Back when I started out in the games industry, there was nothing to refer to. You had only your own enthusiasm and desire to create interactive entertainment. In the run up to achieving my first position, I spent weeks working away on my Amiga 1200, drawing 2D graphics and creating animations for games I had designed myself. These graphics won me a position at a company called Freestyle Software, a place that gave me a chance and set my foot on the ladder of this industry.
There were no books or Web sites then about how to create games, so you had to be disciplined enough to teach yourself the latest 2D package or, as time went by, the current 3D package. Now there is a wealth of knowledge available, so getting into the industry is a little more difficult due to the intense competition. Today you have to prove you have a good understanding of the tasks involved in creating game-related artwork. Here in this book I'll share some insider knowledge and techniques that will enable you to get a leg up into the games industry.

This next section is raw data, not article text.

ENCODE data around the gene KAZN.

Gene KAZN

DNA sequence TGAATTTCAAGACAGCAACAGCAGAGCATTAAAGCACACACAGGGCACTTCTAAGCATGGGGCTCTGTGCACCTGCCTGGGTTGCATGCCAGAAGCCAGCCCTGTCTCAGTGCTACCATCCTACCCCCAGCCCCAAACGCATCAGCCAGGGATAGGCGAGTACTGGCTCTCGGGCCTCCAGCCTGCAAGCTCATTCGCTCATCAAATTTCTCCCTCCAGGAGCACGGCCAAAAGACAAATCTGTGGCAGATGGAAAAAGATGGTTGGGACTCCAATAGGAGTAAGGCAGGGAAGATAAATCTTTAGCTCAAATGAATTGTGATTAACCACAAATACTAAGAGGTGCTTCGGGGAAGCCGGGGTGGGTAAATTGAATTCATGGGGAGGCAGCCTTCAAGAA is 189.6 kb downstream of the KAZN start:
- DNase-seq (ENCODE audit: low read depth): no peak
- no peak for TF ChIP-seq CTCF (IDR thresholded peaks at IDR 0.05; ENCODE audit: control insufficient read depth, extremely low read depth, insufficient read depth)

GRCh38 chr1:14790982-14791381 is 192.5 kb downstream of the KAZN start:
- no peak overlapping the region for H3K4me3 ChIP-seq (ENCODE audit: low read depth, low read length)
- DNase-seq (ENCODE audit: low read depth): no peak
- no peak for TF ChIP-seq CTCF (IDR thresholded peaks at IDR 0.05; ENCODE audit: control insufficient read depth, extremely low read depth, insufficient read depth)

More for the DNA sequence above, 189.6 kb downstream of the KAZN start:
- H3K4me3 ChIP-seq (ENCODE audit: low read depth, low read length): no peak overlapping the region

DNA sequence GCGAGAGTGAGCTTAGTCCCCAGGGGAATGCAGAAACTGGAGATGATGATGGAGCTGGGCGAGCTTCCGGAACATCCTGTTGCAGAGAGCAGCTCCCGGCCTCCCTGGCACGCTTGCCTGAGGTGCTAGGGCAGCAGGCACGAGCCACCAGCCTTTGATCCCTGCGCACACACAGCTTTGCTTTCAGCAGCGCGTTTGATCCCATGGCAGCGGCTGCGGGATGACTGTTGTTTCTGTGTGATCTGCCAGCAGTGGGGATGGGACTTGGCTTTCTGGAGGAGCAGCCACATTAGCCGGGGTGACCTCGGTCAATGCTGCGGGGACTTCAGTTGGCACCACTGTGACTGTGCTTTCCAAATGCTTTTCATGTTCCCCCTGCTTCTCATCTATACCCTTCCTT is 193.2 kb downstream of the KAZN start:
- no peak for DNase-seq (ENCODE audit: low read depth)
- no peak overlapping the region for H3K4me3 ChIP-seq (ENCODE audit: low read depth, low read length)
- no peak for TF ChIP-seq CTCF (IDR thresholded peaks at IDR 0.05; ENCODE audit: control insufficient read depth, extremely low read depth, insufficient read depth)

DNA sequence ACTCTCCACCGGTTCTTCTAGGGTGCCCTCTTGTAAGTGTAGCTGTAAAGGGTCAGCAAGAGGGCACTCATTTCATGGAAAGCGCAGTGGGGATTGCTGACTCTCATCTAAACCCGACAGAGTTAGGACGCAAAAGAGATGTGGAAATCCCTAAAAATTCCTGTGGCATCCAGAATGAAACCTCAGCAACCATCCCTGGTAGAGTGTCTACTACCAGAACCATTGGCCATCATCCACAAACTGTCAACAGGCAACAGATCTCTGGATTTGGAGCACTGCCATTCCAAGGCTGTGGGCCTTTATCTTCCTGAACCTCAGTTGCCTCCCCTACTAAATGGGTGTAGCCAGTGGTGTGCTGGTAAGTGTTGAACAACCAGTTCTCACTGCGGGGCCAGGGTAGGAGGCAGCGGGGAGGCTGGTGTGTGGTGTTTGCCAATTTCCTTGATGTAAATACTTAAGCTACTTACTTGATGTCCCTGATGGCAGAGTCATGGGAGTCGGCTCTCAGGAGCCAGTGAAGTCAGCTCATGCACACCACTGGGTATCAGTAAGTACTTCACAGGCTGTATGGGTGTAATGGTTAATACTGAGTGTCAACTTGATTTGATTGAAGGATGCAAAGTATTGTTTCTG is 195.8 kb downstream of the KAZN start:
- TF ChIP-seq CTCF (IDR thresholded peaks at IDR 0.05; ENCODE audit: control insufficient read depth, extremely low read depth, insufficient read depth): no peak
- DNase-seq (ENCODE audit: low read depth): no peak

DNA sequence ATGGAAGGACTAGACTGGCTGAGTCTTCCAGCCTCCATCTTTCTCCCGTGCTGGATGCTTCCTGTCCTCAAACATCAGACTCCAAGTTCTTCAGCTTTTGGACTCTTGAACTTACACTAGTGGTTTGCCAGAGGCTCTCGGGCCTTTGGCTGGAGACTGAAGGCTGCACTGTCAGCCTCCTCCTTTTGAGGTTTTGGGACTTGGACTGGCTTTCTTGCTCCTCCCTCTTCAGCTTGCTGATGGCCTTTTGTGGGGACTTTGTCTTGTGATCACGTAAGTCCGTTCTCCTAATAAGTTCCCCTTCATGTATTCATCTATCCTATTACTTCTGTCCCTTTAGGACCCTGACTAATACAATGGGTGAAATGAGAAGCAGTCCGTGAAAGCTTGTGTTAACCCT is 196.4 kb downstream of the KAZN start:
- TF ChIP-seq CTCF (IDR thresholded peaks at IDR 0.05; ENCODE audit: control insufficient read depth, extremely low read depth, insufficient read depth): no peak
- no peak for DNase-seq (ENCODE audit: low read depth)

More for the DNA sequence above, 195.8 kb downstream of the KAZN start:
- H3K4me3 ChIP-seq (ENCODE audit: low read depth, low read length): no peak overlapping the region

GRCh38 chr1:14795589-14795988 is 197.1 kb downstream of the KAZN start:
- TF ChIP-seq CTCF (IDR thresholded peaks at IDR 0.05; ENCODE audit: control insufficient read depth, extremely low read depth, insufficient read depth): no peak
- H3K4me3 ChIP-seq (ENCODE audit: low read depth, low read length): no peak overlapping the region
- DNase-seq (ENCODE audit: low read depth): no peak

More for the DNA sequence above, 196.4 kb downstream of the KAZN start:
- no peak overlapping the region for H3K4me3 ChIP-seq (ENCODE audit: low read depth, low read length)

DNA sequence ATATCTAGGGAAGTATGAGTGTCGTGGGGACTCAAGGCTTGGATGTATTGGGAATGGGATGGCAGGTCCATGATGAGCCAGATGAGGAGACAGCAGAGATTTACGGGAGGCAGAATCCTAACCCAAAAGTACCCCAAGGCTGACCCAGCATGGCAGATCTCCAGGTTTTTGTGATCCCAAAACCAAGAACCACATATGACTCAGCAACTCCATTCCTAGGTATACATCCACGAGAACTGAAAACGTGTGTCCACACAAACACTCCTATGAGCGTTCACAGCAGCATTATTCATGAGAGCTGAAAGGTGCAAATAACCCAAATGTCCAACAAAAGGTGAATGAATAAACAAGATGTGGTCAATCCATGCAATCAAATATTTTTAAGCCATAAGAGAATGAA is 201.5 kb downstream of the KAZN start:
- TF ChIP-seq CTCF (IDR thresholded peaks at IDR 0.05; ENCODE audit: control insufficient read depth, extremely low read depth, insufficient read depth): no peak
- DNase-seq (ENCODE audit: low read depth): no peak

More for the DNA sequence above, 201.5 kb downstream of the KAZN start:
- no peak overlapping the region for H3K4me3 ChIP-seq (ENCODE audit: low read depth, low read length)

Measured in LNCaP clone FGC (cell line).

As the games market has grown over the years, the developer's job has become more recognized as a true career path and not just a hobby. Universities now offer courses dedicated to games programming, artwork, and animation. But there is still a shortage of books on the subject. Plenty of books have been written about creating high-resolution characters for films, but only a scarce few cover the restrictions involved in working with game models, and there are none that cover creating console resolution models from concept through to animation.
Not everyone gets the opportunity to further his or her education formally; this is why I want to share what I've learned over the past eleven years. I am not saying that my methods are perfect, and there's no requirement that you have to work this way. I'm simply showing you how I work. With that information, you can branch out and form your own, improved techniques.